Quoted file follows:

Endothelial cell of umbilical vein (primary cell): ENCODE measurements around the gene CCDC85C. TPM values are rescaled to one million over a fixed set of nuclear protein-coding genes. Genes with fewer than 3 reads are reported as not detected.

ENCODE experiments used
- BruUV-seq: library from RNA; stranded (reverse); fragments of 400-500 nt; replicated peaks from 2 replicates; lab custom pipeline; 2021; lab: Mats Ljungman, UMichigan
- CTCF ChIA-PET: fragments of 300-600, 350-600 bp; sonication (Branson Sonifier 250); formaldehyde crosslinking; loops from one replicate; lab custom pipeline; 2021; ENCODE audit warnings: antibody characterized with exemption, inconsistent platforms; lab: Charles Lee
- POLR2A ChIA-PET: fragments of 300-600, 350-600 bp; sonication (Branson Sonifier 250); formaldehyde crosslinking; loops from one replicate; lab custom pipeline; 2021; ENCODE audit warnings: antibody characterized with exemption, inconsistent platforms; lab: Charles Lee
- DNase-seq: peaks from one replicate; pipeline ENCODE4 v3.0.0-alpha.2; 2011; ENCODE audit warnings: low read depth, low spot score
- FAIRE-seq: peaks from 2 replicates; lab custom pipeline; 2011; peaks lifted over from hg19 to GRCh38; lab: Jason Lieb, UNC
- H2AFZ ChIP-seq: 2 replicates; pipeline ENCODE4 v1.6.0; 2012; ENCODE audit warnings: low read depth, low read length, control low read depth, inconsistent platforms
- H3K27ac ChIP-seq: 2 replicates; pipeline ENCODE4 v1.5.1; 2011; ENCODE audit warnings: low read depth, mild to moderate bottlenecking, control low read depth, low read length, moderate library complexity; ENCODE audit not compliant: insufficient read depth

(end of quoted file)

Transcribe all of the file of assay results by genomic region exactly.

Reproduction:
Endothelial cell of umbilical vein (primary cell): ENCODE measurements around the gene CCDC85C. TPM values are rescaled to one million over a fixed set of nuclear protein-coding genes. Genes with fewer than 3 reads are reported as not detected.

ENCODE experiments used
- BruUV-seq: library from RNA; stranded (reverse); fragments of 400-500 nt; replicated peaks from 2 replicates; lab custom pipeline; 2021; lab: Mats Ljungman, UMichigan
- CTCF ChIA-PET: fragments of 300-600, 350-600 bp; sonication (Branson Sonifier 250); formaldehyde crosslinking; loops from one replicate; lab custom pipeline; 2021; ENCODE audit warnings: antibody characterized with exemption, inconsistent platforms; lab: Charles Lee
- POLR2A ChIA-PET: fragments of 300-600, 350-600 bp; sonication (Branson Sonifier 250); formaldehyde crosslinking; loops from one replicate; lab custom pipeline; 2021; ENCODE audit warnings: antibody characterized with exemption, inconsistent platforms; lab: Charles Lee
- DNase-seq: peaks from one replicate; pipeline ENCODE4 v3.0.0-alpha.2; 2011; ENCODE audit warnings: low read depth, low spot score
- FAIRE-seq: peaks from 2 replicates; lab custom pipeline; 2011; peaks lifted over from hg19 to GRCh38; lab: Jason Lieb, UNC
- H2AFZ ChIP-seq: 2 replicates; pipeline ENCODE4 v1.6.0; 2012; ENCODE audit warnings: low read depth, low read length, control low read depth, inconsistent platforms
- H3K27ac ChIP-seq: 2 replicates; pipeline ENCODE4 v1.5.1; 2011; ENCODE audit warnings: low read depth, mild to moderate bottlenecking, control low read depth, low read length, moderate library complexity; ENCODE audit not compliant: insufficient read depth